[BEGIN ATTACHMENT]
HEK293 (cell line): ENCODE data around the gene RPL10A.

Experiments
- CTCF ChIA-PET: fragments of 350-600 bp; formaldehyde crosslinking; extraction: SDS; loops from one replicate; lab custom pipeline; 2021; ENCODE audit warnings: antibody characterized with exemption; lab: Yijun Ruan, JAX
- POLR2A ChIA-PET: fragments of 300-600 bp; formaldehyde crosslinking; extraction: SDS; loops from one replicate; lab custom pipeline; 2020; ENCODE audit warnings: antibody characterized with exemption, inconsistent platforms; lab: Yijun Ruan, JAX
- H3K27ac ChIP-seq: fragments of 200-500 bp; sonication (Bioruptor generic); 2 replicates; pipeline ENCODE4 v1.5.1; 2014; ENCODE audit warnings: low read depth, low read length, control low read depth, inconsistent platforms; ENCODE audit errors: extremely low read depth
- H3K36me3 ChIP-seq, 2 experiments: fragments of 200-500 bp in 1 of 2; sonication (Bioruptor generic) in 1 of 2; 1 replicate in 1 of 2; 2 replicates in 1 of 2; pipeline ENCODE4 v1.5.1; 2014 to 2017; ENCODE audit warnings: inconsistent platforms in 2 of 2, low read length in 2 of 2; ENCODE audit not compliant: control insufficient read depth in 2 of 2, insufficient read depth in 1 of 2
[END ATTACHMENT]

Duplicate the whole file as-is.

HEK293 (cell line): ENCODE data around the gene RPL10A.

Experiments
- CTCF ChIA-PET: fragments of 350-600 bp; formaldehyde crosslinking; extraction: SDS; loops from one replicate; lab custom pipeline; 2021; ENCODE audit warnings: antibody characterized with exemption; lab: Yijun Ruan, JAX
- POLR2A ChIA-PET: fragments of 300-600 bp; formaldehyde crosslinking; extraction: SDS; loops from one replicate; lab custom pipeline; 2020; ENCODE audit warnings: antibody characterized with exemption, inconsistent platforms; lab: Yijun Ruan, JAX
- H3K27ac ChIP-seq: fragments of 200-500 bp; sonication (Bioruptor generic); 2 replicates; pipeline ENCODE4 v1.5.1; 2014; ENCODE audit warnings: low read depth, low read length, control low read depth, inconsistent platforms; ENCODE audit errors: extremely low read depth
- H3K36me3 ChIP-seq, 2 experiments: fragments of 200-500 bp in 1 of 2; sonication (Bioruptor generic) in 1 of 2; 1 replicate in 1 of 2; 2 replicates in 1 of 2; pipeline ENCODE4 v1.5.1; 2014 to 2017; ENCODE audit warnings: inconsistent platforms in 2 of 2, low read length in 2 of 2; ENCODE audit not compliant: control insufficient read depth in 2 of 2, insufficient read depth in 1 of 2